Israel indicts former foreign minister
Jerusalem: Israel's ultra-nationalist former Foreign Minister Avigdor Lieberman was Sunday indicted by the government for fraud and breach of trust, a decision which could harm his political career, if convicted.
Lieberman, 54, whose party is running on a joint list with Prime Minister Benjamin Netanyahu's Likud party in the upcoming January 22 general elections, has denied committing any criminal offence.
He will lose all the possibilities of running for any public office if found guilty.
The Justice Ministry (Israeli government ministry) today filed an updated indictment against Liberman at the Jerusalem Magistrate's Court amending the original indictment retaining charges of fraud and breach of trust but adding the clause of moral turpitude presenting new details implicating the Yisrael Beteinu Chairman of abuse of authority.
Much of the breach of trust case focuses on Lieberman's alleged involvement in the promotion of former Israeli Ambassador to Belarus, Zeev Ben Aryeh, within the Diplomatic Corps to the post of Ambassador to Latvia.
The promotion was allegedly promised to Ben Aryeh after he gave Lieberman secret details pertaining to a criminal investigation against him in a case which has since been closed.
Attorney General Yehuda Weinstein presented the amended indictment on Thursday.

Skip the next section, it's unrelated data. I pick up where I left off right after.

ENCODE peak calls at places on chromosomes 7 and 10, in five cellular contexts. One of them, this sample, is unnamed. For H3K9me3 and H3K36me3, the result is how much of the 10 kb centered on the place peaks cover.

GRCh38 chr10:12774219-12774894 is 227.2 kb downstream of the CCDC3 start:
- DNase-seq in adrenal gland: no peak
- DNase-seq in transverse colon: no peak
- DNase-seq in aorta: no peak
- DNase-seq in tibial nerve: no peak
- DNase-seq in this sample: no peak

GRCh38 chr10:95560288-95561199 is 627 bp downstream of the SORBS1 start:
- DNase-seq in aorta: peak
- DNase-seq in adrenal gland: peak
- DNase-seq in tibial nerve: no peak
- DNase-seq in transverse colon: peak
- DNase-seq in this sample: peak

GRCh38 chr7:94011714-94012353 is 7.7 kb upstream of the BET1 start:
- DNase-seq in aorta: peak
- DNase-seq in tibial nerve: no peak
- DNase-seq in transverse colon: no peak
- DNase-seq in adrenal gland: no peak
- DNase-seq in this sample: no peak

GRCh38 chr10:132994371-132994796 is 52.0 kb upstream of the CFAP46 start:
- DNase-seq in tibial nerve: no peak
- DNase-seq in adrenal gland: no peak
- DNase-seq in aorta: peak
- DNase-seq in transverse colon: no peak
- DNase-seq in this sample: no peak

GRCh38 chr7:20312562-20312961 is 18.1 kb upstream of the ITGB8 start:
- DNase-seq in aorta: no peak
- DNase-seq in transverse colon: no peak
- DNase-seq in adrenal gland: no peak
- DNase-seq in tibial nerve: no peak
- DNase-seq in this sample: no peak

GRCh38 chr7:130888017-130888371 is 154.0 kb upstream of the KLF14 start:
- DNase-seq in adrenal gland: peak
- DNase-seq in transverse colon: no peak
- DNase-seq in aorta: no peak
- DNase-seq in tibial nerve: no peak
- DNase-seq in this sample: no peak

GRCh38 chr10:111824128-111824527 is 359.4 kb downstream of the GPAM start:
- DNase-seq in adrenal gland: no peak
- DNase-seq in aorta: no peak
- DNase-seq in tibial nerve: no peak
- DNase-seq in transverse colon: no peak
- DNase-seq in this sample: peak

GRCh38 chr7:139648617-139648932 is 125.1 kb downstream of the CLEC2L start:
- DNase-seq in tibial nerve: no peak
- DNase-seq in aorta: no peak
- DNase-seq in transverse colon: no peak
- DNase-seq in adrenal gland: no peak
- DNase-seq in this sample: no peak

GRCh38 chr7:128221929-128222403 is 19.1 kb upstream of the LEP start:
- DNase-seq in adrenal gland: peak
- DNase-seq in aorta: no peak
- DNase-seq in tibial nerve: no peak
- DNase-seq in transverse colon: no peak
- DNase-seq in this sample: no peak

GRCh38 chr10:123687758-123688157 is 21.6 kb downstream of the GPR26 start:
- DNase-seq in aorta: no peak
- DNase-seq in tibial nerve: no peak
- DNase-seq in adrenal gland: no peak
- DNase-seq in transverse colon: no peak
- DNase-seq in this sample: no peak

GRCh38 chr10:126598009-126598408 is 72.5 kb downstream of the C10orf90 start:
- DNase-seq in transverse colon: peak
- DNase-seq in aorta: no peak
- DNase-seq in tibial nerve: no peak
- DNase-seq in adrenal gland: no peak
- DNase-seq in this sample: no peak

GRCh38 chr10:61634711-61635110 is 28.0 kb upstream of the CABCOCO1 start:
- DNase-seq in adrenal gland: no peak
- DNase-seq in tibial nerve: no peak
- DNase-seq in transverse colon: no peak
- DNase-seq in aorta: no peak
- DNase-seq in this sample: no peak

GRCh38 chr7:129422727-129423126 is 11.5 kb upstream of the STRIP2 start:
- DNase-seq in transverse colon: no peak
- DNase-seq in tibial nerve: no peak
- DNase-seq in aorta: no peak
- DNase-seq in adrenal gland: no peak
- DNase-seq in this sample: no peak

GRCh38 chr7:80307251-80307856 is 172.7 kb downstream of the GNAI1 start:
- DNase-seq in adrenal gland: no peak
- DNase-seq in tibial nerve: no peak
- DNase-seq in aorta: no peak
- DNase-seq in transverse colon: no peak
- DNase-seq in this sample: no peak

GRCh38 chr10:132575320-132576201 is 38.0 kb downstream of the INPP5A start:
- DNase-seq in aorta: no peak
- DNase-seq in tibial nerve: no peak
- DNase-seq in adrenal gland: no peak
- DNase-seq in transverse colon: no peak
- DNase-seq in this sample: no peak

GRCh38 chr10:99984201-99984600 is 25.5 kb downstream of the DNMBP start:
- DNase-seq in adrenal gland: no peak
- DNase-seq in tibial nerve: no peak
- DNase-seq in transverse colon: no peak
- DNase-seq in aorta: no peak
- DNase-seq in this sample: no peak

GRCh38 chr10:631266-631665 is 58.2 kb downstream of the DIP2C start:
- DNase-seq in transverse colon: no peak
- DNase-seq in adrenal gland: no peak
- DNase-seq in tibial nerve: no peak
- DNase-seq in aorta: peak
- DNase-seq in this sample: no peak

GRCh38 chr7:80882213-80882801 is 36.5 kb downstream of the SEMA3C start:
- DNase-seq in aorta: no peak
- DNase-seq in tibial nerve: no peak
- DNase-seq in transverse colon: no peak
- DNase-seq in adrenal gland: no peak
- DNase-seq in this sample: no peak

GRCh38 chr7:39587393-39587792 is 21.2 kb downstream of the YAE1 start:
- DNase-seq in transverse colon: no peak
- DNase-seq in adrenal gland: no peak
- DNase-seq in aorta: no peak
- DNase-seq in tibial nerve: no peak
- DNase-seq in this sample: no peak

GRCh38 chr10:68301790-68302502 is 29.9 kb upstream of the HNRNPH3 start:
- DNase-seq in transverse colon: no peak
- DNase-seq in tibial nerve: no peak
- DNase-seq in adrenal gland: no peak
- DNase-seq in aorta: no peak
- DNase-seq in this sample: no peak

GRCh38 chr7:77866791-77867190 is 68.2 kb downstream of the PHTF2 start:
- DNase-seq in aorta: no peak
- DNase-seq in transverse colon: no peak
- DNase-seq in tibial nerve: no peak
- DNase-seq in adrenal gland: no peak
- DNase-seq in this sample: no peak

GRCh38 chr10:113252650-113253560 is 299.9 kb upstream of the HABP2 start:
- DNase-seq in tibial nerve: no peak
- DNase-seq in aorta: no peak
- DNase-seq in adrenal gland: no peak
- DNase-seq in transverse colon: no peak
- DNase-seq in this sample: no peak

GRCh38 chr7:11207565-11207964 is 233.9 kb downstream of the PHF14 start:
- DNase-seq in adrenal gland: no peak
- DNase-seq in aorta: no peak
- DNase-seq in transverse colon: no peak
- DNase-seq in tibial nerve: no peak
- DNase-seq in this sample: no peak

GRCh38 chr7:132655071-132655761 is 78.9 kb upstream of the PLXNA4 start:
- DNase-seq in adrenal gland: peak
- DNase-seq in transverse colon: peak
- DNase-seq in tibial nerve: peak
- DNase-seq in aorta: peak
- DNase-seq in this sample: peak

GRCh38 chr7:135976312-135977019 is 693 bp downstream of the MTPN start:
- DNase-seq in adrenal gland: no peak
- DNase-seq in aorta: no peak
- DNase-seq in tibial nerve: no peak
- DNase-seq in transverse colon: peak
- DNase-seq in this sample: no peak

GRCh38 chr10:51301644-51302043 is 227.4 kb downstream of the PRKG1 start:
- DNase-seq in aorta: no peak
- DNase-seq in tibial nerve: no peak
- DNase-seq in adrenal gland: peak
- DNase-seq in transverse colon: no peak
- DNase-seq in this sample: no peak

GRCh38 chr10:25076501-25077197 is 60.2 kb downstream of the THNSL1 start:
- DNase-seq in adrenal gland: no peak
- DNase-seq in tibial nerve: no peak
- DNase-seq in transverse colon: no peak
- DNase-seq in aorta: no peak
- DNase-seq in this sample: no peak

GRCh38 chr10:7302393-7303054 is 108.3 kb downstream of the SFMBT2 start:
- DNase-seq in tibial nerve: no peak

It is being said that the revisions were made possible following the deposition of Deputy Foreign Minister Danny Ayalon, who has been dropped from Lieberman's party list for the upcoming elections and is expected to be the State's key witness against his former boss.
Other names on the Prosecution's witness list include former Foreign Ministry Director General Yossi Gal, who is currently the Ambassador to France and former head of the Foreign Ministry's Personnel Directorate, Shimon Roded, who is currently the Ambassador to Thailand.
Liberman resigned as foreign minister and waived his parliamentary immunity two weeks ago when the initial draft indictment was presented to the Knesset.
"I say again I have not committed any criminal offence. I've asked the Knesset to remove my parliamentary immunity and I wish for nothing more than for this to be made clear in a court of law", the ultra-nationalist leader said professing his innocence.
"The rumours about a plea bargain are not true. The truth will come out in court," he added as opinion polls predicted a huge plunge in the Likud Beteinu joint list's poll prospects.